Depression

March 2019

The burden of depression has become a huge issue in our country. The last week we have experienced an increase in cases of suicide amongst the youth. The latest case was of an 8-year-old boy who hung himself outside his mother’s house.

Most of the suicide cases have been reported in the universities and institutions of higher learning. Mental health issues can no longer be ignored. One of the girls who took her life posted on social media saying goodbye to her daughter and her parents. She stated she was tired of disagreements with the father of her baby, and she had had enough. People took to social media encouraging her to hold on and to think of her daughter, while others made fun of her calling her an ‘attention seeker.’  At the end of the day, she took her life.

We faced a similar challenge in one of the schools where we offer the mentorship program. A certain girl was found having written on her hands and other parts of her body that she wanted to die. After a lot of interrogation from her teachers, she broke down yet refused to talk other than to say: ‘she wanted to die.’ We took her aside, and also tried to talk with her. She finally opened-up about what she was going through and though we offered much in the way of counseling and hugging her as she broke down, she still said she wanted to die. Her parents were called to school. We offered to help her obtain counselling if the parents are not able to get her help. We were sad to learn that the girl is still at school; the parents never came to pick her up. They could be ignoring her thinking she’s trying to seek attention. But, in truth, the girl needs help; hers is a cry for help.  Parents need to understand that depression is a disease like any other.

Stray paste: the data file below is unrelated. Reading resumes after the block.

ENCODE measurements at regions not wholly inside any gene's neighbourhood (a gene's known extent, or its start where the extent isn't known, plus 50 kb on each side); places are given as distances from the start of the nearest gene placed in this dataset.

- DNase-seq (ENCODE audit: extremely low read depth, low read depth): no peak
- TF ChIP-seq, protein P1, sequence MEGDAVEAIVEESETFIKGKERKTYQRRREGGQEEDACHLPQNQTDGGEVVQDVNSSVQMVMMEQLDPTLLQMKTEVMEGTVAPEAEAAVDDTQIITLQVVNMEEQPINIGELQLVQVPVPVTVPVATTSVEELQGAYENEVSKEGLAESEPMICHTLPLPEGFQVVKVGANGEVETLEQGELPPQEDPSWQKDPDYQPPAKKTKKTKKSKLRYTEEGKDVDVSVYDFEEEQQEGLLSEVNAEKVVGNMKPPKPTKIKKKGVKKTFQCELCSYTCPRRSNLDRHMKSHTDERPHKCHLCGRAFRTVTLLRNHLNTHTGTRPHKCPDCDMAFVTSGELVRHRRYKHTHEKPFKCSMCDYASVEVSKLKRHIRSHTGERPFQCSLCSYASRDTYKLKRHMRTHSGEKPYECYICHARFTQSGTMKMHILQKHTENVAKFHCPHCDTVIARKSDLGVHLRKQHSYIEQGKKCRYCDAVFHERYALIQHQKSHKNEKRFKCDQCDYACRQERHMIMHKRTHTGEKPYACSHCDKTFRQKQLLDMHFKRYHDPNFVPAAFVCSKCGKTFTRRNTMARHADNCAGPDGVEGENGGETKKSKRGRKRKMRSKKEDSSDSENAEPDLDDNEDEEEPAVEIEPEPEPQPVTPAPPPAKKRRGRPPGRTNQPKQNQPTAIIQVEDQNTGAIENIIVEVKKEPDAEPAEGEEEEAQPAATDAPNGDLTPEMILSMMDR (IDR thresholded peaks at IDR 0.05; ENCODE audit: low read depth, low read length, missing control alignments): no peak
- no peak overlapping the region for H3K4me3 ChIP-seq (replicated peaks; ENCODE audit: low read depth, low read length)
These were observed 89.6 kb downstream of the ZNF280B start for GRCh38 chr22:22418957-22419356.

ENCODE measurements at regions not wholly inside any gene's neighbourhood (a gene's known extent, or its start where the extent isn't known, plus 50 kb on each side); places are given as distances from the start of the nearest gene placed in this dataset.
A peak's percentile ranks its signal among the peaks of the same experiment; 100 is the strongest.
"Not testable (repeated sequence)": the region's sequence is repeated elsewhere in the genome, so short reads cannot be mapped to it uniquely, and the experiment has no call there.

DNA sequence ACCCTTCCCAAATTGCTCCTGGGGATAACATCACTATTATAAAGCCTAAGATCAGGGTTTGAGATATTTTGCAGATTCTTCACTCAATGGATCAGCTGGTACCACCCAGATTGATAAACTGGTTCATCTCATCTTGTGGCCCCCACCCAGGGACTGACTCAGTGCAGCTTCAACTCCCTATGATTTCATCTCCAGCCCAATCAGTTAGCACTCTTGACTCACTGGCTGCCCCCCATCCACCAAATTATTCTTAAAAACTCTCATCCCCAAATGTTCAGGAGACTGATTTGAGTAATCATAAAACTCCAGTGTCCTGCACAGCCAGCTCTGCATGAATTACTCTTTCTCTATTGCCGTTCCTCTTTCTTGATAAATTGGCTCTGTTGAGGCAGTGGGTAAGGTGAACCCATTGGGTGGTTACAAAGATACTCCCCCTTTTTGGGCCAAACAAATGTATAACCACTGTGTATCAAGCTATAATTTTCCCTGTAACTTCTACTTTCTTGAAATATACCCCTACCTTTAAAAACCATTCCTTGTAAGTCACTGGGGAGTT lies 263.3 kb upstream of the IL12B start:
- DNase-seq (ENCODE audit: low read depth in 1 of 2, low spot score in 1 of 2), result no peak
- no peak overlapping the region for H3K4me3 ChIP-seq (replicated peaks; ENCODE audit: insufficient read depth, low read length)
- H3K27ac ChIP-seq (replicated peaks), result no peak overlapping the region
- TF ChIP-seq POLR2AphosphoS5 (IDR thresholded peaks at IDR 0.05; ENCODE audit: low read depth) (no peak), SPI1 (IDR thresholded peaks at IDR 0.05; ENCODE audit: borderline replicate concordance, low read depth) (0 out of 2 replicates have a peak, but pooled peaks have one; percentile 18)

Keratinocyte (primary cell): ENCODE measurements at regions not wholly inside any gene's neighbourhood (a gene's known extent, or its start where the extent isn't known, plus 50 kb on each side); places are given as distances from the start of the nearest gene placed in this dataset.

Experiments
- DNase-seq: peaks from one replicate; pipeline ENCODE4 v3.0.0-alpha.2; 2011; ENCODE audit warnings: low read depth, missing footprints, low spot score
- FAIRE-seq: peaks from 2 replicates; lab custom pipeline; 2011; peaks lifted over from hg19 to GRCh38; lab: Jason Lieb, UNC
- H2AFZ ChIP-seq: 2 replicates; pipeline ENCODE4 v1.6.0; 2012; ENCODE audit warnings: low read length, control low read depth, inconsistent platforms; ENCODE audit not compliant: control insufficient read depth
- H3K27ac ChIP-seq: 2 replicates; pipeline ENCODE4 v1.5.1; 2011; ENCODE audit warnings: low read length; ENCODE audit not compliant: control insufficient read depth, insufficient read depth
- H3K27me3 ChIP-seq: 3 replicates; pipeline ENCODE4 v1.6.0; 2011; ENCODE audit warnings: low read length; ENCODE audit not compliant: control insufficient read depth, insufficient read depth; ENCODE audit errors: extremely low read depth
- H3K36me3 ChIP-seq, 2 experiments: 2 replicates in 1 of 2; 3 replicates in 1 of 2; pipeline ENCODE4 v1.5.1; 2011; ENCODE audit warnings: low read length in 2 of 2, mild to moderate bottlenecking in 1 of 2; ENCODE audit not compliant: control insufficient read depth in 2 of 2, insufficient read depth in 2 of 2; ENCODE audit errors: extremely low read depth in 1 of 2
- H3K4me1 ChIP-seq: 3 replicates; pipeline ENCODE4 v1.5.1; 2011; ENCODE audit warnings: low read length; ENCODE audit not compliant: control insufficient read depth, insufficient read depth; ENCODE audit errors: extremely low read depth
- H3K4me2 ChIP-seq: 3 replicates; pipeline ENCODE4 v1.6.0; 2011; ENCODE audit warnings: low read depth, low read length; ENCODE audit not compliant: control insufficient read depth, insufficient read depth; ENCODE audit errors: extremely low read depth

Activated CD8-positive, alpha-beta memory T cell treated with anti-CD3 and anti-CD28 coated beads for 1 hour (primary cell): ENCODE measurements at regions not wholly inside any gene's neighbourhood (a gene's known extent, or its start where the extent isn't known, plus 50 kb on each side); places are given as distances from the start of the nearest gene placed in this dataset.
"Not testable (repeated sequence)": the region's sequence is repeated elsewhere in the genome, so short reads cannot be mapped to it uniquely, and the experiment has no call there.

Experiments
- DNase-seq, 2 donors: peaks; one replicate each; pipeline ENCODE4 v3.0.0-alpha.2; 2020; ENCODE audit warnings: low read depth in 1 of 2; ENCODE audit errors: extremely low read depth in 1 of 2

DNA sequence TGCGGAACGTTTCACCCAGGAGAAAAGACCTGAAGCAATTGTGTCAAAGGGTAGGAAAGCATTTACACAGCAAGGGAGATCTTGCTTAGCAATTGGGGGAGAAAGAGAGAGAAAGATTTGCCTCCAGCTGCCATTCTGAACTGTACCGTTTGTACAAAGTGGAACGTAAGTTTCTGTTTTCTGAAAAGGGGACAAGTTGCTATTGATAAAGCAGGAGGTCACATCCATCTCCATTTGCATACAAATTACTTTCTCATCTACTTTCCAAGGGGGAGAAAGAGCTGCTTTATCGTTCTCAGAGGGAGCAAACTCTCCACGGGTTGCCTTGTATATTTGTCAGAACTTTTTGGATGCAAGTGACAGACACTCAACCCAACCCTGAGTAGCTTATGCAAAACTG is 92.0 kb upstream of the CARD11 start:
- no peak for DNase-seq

As schools close next week, my hope is that she will get help. We have offered to walk with her through her pain, and we plan to visit her during the holidays and encourage her parents to allow her to get counselling.

Broken relationships, poverty, mental sickness, lack of parental guidance, low self-esteem, lack of jobs, poor grades are but a few causes of depression. Mentorship and professional counselling are needed in schools on a regular basis; these needs can no longer be over-looked.

The mentorship classes continue in all the schools. Schools close next week on the 4th and resume the first week of May. Our Pokot girls are preparing to resume college as soon as schools close. They are looking forward to getting away from the unbearable drought that has ravaged their village.

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